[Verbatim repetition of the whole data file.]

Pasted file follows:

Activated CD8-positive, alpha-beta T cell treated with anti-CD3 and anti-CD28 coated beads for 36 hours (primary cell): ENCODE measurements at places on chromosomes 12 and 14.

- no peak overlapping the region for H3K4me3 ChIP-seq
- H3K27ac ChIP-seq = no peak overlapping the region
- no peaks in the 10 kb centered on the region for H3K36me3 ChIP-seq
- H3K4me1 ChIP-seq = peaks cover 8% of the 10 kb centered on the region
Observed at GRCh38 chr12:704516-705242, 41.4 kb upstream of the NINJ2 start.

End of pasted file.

Activated CD8-positive, alpha-beta T cell treated with anti-CD3 and anti-CD28 coated beads for 36 hours (primary cell): ENCODE measurements at places on chromosomes 12 and 14.

- no peak overlapping the region for H3K4me3 ChIP-seq
- H3K27ac ChIP-seq = no peak overlapping the region
- no peaks in the 10 kb centered on the region for H3K36me3 ChIP-seq
- H3K4me1 ChIP-seq = peaks cover 8% of the 10 kb centered on the region
Observed at GRCh38 chr12:704516-705242, 41.4 kb upstream of the NINJ2 start.